• Input controls: China uses input control as a major strategy. Regulation of Capture Fisheries Permit Management, issued in 2002, requires fisheries authorities in China to control the overall fishing capacity through target limits for vessels and gear, as well as through the issue of fishing permits.[1]
  • Output controls: These include regulation governing the allowed proportion of undersized fish in catch.[1]

Over reporting

In 2001, the fisheries scientists Reg Watson and Daniel Pauly expressed concerns in a letter to Nature, that China was over reporting its catch from wild fisheries in the 1990s.[8][9] They said that made it appear that the global catch since 1988 was increasing annually by 300,000 tonnes, whereas it was really shrinking annually by 350,000 tonnes. Watson and Pauly suggested this may be related to China policies where state entities that monitor the economy are also tasked with increasing output. Also, until recently, the promotion of Chinese officials was based on production increases from their own areas.[10][11]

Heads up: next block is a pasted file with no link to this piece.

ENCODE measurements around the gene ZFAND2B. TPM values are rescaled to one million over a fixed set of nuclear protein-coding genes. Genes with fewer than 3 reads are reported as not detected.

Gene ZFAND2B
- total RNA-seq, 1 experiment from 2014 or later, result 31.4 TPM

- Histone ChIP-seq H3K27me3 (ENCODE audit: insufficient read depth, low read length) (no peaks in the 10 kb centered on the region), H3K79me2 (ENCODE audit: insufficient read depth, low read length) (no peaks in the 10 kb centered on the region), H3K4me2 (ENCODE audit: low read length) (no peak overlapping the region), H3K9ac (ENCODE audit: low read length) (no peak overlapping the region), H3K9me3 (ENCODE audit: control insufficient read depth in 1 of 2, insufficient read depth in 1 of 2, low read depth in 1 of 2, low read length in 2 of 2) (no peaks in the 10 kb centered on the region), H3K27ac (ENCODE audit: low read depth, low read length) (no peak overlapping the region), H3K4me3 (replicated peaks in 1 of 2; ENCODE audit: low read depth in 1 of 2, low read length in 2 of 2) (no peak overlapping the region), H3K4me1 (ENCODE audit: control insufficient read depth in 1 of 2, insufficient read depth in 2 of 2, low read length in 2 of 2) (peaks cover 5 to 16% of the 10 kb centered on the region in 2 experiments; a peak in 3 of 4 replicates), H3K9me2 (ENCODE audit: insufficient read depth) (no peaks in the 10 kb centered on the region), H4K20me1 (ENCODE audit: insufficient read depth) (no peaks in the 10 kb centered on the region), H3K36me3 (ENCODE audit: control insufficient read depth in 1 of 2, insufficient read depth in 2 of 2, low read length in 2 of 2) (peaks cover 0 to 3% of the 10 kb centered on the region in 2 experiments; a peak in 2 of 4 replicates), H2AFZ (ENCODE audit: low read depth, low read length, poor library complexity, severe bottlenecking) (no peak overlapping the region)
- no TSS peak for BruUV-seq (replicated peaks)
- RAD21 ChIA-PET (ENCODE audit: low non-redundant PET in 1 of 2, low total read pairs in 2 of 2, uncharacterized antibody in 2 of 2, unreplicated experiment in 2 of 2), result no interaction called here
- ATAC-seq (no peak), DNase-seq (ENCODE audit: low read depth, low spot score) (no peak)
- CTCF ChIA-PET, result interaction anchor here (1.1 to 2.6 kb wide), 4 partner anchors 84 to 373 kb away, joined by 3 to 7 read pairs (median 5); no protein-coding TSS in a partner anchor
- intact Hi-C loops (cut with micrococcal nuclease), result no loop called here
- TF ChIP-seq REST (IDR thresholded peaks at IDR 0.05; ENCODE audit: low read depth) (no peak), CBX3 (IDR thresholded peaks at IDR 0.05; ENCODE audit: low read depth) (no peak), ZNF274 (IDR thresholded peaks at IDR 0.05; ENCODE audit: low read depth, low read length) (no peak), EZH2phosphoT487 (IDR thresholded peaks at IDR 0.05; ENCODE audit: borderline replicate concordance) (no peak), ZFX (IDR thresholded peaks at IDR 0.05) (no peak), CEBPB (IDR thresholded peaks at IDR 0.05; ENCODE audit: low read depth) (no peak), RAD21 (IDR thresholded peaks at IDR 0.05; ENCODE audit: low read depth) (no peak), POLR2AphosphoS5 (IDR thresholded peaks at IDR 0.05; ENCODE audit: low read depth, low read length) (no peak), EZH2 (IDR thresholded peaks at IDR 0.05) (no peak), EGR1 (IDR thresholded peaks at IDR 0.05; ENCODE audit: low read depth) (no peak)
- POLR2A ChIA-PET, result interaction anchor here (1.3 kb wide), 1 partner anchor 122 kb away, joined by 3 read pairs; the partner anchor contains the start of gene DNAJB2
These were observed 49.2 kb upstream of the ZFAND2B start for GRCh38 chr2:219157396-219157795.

China disputes this claim. The official Xinhua News Agency quoted Yang Jian, director general of the Agriculture Ministry's Bureau of Fisheries, as saying that China's figures were "basically correct".[12] However, the FAO accepts there are issues about the reliability of China's statistical returns, and currently treats data from China apart from the rest of the world.[13]